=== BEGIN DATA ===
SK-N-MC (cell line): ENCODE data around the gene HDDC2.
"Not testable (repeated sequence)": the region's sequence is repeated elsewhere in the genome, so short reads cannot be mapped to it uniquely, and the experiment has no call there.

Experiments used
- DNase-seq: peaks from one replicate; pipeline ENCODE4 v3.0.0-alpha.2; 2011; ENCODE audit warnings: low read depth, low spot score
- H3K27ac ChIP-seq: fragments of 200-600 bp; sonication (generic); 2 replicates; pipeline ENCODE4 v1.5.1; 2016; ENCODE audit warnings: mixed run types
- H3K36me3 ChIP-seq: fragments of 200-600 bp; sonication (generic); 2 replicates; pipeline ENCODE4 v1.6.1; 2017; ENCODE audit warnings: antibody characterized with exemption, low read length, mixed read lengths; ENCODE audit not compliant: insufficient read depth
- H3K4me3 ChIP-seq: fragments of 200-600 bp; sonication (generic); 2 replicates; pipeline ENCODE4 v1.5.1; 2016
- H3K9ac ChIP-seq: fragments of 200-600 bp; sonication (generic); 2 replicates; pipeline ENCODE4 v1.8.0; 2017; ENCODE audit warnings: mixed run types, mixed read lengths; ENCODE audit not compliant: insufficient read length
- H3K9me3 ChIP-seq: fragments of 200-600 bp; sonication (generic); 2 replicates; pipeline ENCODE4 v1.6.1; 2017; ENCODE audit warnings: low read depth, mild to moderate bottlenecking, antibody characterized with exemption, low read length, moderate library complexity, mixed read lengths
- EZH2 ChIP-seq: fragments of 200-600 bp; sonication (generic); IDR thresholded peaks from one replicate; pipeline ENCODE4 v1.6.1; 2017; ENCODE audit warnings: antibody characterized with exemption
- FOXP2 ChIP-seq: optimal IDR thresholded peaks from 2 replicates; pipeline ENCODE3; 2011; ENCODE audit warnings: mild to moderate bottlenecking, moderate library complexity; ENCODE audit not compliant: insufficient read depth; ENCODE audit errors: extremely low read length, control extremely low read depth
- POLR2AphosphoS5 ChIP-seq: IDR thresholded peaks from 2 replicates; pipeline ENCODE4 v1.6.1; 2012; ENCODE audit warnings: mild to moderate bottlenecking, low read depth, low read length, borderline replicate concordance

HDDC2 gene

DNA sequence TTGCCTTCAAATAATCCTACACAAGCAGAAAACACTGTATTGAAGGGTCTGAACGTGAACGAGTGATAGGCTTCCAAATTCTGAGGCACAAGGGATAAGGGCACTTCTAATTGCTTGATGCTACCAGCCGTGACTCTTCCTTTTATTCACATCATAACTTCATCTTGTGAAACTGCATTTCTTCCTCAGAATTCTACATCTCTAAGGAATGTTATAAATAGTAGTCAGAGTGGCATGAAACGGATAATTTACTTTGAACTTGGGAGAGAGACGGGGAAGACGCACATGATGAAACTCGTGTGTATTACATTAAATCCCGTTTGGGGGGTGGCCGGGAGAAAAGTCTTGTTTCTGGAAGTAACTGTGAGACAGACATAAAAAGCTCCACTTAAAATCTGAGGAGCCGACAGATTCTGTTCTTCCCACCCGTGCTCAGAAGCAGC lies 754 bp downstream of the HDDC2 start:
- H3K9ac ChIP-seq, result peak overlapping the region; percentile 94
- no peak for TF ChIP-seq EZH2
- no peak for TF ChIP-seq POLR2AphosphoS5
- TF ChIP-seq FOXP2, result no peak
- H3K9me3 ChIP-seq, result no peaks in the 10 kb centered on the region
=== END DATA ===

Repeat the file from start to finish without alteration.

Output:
SK-N-MC (cell line): ENCODE data around the gene HDDC2.
"Not testable (repeated sequence)": the region's sequence is repeated elsewhere in the genome, so short reads cannot be mapped to it uniquely, and the experiment has no call there.

Experiments used
- DNase-seq: peaks from one replicate; pipeline ENCODE4 v3.0.0-alpha.2; 2011; ENCODE audit warnings: low read depth, low spot score
- H3K27ac ChIP-seq: fragments of 200-600 bp; sonication (generic); 2 replicates; pipeline ENCODE4 v1.5.1; 2016; ENCODE audit warnings: mixed run types
- H3K36me3 ChIP-seq: fragments of 200-600 bp; sonication (generic); 2 replicates; pipeline ENCODE4 v1.6.1; 2017; ENCODE audit warnings: antibody characterized with exemption, low read length, mixed read lengths; ENCODE audit not compliant: insufficient read depth
- H3K4me3 ChIP-seq: fragments of 200-600 bp; sonication (generic); 2 replicates; pipeline ENCODE4 v1.5.1; 2016
- H3K9ac ChIP-seq: fragments of 200-600 bp; sonication (generic); 2 replicates; pipeline ENCODE4 v1.8.0; 2017; ENCODE audit warnings: mixed run types, mixed read lengths; ENCODE audit not compliant: insufficient read length
- H3K9me3 ChIP-seq: fragments of 200-600 bp; sonication (generic); 2 replicates; pipeline ENCODE4 v1.6.1; 2017; ENCODE audit warnings: low read depth, mild to moderate bottlenecking, antibody characterized with exemption, low read length, moderate library complexity, mixed read lengths
- EZH2 ChIP-seq: fragments of 200-600 bp; sonication (generic); IDR thresholded peaks from one replicate; pipeline ENCODE4 v1.6.1; 2017; ENCODE audit warnings: antibody characterized with exemption
- FOXP2 ChIP-seq: optimal IDR thresholded peaks from 2 replicates; pipeline ENCODE3; 2011; ENCODE audit warnings: mild to moderate bottlenecking, moderate library complexity; ENCODE audit not compliant: insufficient read depth; ENCODE audit errors: extremely low read length, control extremely low read depth
- POLR2AphosphoS5 ChIP-seq: IDR thresholded peaks from 2 replicates; pipeline ENCODE4 v1.6.1; 2012; ENCODE audit warnings: mild to moderate bottlenecking, low read depth, low read length, borderline replicate concordance

HDDC2 gene

DNA sequence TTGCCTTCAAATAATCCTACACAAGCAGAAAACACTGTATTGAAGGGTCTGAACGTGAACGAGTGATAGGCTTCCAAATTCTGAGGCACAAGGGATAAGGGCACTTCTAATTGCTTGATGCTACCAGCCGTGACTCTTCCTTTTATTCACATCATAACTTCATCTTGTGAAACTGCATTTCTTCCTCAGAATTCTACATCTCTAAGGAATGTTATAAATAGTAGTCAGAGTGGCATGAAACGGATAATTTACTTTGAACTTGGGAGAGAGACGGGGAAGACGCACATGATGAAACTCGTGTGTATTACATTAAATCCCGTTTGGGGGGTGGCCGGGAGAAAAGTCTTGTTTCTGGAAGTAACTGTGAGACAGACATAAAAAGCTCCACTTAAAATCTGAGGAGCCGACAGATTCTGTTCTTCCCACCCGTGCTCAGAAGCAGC lies 754 bp downstream of the HDDC2 start:
- H3K9ac ChIP-seq, result peak overlapping the region; percentile 94
- no peak for TF ChIP-seq EZH2
- no peak for TF ChIP-seq POLR2AphosphoS5
- TF ChIP-seq FOXP2, result no peak
- H3K9me3 ChIP-seq, result no peaks in the 10 kb centered on the region